The Glaciers to Wetlands Restoration Project aims to restore the Ōkārito Wetland System and has been made possible by funding from the Air New Zealand Environment Trust.

The Glaciers to Wetlands project is a four year programme, managed by DOC to restore the Ōkārito Wetland System (near Franz Josef Glacier) and has been made possible by funding and support from the Air New Zealand Environment Trust (ANZET).

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The project

Air New Zealand Environment Trust logo.
Air New Zealand Environment Trust logo

The Ōkārito Wetland System contains a huge diversity of freshwater ecosystems: coastal lagoons, kahikatea swamp forests, braided rivers and Pakihi swamps. This diversity of habitat supports a wide range of plant and animal life, including many species that are threatened, or known nowhere else in New Zealand.

The white heron/kōtuku and royal spoonbill both breed in the area, and the endangered Australasian bittern/matuku shelters here as well. Twelve species of native fish can be found within the watercourses. The rowi, New Zealand’s rarest kiwi, depends on the wetland ecosystems for shelter and the survival of the fewer than 400 birds remaining in the world.

West Coast wetlands support many cultural values of importance to Māori, particularly harvestable species such as eels and inanga (whitebait), and the provision of habitat for many other taonga species. Recreational values are also of great importance to community and visitors. The freshwater and estuarine habitats of the region support fishing, boating, hunting, kayaking, camping and walking in a spectacular setting beneath the Southern Alps Kā Tiritiri o te Moana. Franz Josef and Fox Glaciers attract large numbers of national and international visitors annually.

Glaciers to Wetlands logo.
Glaciers to Wetlands Restoration Project logo

Since human arrival in New Zealand, approximately 80-90% of wetlands have been lost. The Ōkārito wetland system has survived decades of logging, weed invasion and introduced mammalian predators. This project is an opportunity to restore a magnificent part of our natural heritage and to enhance recreation opportunities and provide a greater understanding of the importance of not only this wetland system, but all wetlands nationally. By working with the ANZET and the community we can ensure that these nationally significant wetland systems are protected for future generations.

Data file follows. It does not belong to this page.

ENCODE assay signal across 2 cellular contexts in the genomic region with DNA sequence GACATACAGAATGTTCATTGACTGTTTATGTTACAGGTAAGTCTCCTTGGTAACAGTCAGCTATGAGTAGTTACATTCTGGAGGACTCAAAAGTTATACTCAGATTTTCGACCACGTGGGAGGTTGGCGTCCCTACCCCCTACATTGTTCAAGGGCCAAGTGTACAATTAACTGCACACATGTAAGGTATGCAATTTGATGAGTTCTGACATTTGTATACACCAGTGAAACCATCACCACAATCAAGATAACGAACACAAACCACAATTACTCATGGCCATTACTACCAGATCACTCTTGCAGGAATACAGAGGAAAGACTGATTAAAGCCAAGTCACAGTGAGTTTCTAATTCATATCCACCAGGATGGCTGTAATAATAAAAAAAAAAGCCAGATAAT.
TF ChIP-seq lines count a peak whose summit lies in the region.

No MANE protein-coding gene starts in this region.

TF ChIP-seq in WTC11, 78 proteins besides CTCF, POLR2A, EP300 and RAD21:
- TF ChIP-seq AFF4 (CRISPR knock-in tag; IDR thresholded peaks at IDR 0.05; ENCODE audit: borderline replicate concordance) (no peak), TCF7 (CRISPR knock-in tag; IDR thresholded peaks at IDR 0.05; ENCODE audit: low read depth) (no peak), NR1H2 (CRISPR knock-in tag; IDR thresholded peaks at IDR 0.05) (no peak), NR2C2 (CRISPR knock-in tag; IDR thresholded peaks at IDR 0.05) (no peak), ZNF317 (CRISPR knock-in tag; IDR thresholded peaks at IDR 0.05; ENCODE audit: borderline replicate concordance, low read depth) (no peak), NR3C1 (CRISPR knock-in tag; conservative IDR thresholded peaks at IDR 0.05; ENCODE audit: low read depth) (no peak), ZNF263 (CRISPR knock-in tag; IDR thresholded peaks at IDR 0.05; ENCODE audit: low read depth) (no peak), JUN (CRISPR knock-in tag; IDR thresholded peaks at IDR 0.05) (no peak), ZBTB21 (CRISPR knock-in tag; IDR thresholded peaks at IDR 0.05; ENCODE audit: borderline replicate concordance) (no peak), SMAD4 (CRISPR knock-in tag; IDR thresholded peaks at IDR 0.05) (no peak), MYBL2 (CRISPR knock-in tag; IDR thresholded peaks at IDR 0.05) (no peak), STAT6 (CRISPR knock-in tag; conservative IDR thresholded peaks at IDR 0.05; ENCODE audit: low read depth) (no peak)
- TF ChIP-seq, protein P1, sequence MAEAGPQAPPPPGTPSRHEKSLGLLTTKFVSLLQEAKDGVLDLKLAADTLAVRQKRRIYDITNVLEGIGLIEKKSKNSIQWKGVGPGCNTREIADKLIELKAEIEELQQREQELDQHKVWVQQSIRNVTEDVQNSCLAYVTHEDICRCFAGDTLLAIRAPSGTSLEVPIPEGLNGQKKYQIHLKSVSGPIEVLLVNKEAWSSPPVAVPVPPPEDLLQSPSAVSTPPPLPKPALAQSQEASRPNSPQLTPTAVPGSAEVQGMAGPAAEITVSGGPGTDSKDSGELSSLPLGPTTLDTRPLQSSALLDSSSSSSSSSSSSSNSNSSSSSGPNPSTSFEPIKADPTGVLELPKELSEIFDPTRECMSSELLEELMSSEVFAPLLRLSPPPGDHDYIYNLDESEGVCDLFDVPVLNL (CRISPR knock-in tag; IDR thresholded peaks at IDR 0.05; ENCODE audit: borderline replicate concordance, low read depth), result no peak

The partnership between the Department of Conservation and Air New Zealand Environment Trust will protect and restore an internationally significant wetland system to its original natural glory and, in the process, re-connect and educate people about the value of healthy functioning ecosystems for future generations.


The Glaciers to Wetlands Project has five main goals:

  1. Protect and restore the kahikatea swamp forest habitat around Lake Wahapo.
  2. Protect and restore the wetlands, podocarp forest and coastal habitats of the Ōkārito  Lagoon system.
  3. Develop focal points where people can engage and learn about this project through participation and recreation activities.
  4. Involve ANZET, the local community, Te Rūnanga o Makāwhio, together with Air New Zealand staff and volunteers to deliver project outcomes, educate people and create a sense of kaitiakitanga or stewardship toward the location and the project.
  5. Grow local, national and international awareness of the Glaciers to Wetlands Restoration Project and ANZET’s involvement.

Progress to dateDOC ranger Ieuan Davies explains the planting plan. Photo: Wayne Costello.
DOC ranger Ieuan Davies explains the planting plan
Lake Wahapo planting day. Photo: Wayne Costello.
Lake Wahapo planting day

October 2011

  • 650 plants - a mixture of grasses, shrubs and tree seedlings – were planted by 50 volunteers from the local community on October 7. All plants had been grown from seed collected locally and grown in the Community Nursery at Ōkārito.
  • Many thanks to the enthusiastic students of Whataroa School, who planted with enthusiasm right through the midday rain shower. The residents of Ōkārito, Franz Josef and Whataroa added their expertise to the students' enthusiasm and we had a great result!
  • Tree protectors and weedmat will be placed around the plants by volunteers from Conservation Volunteers New Zealand in early November.

February 2011

Seed collection.
Volunteers collecting seeds

  • A community nursery has been built at Ōkārito. This was opened on 18 February 2011 by DOC, the local community and Ruud Kleinpaste (ANZET trustee). The nursery will generate all the native plant species required to replant the areas at Ōkārito and Lake Wahapo.
  • To date, thousands of seeds and seedlings have been collected, and will be grown at the nursery with the help of the community and volunteers.
  • A fence has been erected at Lake Wahapo to protect the remnant kahikatea swamp forest from grazing cattle. It has been specially designed to withstand frequent flooding of the adjacent Waitangitaona River.

Get involved

Want to be involved? Great! We will need help at all stages of the process from collecting and propagating seeds, to pricking out and potting on seedlings, and finally planting young plants in their new homes.

If you have green fingers, or are just interested in plants and would like to help out, please contact the Glacier to Wetlands Restoration Project team at DOC or phone +64 3 752 0796.

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